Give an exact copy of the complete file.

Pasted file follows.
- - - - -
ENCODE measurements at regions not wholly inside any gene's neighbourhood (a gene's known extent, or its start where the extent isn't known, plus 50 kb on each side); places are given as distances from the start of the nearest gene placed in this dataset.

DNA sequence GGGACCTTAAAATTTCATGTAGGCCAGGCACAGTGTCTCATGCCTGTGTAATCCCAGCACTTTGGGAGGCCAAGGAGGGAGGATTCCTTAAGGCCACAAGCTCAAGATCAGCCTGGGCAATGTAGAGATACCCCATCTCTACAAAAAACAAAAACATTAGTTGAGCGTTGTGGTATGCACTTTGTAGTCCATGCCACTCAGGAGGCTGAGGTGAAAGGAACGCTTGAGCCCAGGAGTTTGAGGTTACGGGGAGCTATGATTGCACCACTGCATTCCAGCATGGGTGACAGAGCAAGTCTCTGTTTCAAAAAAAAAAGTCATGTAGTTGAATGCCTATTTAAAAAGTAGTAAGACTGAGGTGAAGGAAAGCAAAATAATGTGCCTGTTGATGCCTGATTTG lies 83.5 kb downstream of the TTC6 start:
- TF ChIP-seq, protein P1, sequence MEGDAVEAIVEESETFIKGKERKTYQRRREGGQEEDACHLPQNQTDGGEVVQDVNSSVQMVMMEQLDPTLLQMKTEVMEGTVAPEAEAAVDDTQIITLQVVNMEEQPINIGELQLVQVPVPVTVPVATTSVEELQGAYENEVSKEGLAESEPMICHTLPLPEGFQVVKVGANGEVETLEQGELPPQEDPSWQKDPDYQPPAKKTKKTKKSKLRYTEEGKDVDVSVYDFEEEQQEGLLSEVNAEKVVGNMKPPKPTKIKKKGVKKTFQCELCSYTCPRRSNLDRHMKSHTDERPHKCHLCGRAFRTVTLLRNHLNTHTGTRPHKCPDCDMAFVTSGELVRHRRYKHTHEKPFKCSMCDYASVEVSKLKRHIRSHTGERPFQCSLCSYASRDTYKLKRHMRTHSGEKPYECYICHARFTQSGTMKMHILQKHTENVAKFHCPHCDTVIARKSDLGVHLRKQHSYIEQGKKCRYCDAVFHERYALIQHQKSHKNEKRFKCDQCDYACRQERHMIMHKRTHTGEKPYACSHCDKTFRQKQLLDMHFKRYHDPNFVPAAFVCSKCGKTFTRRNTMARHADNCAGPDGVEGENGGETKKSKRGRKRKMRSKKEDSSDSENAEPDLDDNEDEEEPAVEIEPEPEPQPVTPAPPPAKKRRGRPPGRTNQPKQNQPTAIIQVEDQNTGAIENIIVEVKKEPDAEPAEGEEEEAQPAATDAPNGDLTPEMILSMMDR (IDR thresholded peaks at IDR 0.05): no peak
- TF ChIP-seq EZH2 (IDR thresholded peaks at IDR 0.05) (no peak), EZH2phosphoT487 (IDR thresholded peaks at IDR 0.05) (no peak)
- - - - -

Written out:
ENCODE measurements at regions not wholly inside any gene's neighbourhood (a gene's known extent, or its start where the extent isn't known, plus 50 kb on each side); places are given as distances from the start of the nearest gene placed in this dataset.

DNA sequence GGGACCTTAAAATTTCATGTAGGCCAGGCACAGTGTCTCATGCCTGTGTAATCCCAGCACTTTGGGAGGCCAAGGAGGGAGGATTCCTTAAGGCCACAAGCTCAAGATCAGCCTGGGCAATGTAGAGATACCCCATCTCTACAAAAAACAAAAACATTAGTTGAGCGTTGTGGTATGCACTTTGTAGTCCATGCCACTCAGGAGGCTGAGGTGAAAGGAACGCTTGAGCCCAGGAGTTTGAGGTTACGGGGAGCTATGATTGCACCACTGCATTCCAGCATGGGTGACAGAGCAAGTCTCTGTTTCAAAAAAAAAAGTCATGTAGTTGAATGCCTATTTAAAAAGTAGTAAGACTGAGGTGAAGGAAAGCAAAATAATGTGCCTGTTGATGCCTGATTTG lies 83.5 kb downstream of the TTC6 start:
- TF ChIP-seq, protein P1, sequence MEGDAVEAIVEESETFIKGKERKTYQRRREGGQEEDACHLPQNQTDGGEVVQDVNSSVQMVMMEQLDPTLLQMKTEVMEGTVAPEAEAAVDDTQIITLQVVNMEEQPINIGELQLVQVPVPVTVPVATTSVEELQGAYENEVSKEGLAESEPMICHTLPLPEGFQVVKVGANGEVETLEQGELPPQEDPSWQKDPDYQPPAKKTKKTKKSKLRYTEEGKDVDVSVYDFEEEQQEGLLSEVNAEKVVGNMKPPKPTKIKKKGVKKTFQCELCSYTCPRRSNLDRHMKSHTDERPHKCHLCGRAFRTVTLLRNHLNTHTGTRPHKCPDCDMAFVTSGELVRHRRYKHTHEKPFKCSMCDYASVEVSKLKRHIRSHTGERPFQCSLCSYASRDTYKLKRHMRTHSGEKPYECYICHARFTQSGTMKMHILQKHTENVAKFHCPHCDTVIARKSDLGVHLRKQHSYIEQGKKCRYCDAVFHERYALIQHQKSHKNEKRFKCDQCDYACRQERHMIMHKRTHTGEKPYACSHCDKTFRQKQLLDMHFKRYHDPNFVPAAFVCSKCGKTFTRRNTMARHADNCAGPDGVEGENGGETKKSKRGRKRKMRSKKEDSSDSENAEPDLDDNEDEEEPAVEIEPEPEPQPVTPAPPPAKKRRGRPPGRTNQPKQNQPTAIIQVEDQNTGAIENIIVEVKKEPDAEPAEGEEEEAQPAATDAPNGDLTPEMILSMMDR (IDR thresholded peaks at IDR 0.05): no peak
- TF ChIP-seq EZH2 (IDR thresholded peaks at IDR 0.05) (no peak), EZH2phosphoT487 (IDR thresholded peaks at IDR 0.05) (no peak)